Q: Why is Dilma Rousseff facing an impeachment trial?

A: She is charged with violating budgetary laws in order to conceal a deficit before what she anticipated would be a tough 2014 re-election campaign, borrowing money from banks that the executive branch controls to fund domestic programs, and making changes to the federal budget without approval.


Q: What did the Senate do?

A: The Senate voted to start a trial. Last week, a Senate committee formally presented charges against her.


Q: What are those charges?

A: Rousseff is accused of violating Brazil’s 1988 Constitution and the 1950 Law of Impeachment in making changes to the budget without congressional authorization. She is also accused of violating the constitution and the same 1950 law in borrowing money from an institution that the state controls.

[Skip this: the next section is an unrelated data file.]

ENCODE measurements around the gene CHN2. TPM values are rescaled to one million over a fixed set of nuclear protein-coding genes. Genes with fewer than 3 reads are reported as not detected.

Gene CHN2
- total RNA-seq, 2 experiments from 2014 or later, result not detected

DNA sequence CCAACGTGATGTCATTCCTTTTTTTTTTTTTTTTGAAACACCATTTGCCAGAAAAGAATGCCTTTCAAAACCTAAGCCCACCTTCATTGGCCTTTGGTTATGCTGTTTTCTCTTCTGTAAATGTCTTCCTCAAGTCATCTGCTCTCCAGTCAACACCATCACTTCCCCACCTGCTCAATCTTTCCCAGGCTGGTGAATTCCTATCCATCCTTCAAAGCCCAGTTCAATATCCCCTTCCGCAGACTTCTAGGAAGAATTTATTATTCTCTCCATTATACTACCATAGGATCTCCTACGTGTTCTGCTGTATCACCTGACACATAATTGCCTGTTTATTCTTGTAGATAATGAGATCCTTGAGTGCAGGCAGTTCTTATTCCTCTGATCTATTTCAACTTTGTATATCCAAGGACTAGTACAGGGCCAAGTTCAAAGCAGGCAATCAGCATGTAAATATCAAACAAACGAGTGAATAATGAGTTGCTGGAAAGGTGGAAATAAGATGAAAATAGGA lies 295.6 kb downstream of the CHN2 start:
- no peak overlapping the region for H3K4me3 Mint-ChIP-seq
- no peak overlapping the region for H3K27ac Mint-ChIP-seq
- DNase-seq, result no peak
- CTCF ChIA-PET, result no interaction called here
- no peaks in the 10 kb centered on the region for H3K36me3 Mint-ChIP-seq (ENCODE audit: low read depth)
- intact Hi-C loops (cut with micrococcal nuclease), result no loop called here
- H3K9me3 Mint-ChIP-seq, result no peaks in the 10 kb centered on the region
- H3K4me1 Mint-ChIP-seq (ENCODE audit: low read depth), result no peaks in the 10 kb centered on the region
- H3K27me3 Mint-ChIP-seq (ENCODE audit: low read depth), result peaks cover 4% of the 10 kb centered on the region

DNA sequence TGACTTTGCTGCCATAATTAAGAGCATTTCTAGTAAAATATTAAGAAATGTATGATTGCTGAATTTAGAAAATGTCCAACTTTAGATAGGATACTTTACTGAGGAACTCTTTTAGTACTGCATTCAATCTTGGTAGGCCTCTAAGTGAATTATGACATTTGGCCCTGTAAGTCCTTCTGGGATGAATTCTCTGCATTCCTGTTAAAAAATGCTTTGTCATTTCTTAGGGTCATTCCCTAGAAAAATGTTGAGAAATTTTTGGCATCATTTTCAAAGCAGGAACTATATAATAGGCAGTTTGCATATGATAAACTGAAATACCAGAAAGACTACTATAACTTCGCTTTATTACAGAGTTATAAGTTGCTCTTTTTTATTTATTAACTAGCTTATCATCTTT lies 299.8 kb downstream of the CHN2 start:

Q: Why are these potentially impeachable offenses?

A: The 1950 law defines “crimes of responsibility,” identifying more than 50 situations that call for impeachment. One is violating the annual budgetary law. The 1988 constitution also bars “crimes of responsibility.”


Q: Can Rousseff go to prison if the Senate convicts her?

A: No, because she’s accused of administrative, not criminal crimes. She must step aside temporarily while the trial is underway and would have to resign if convicted.

New York Times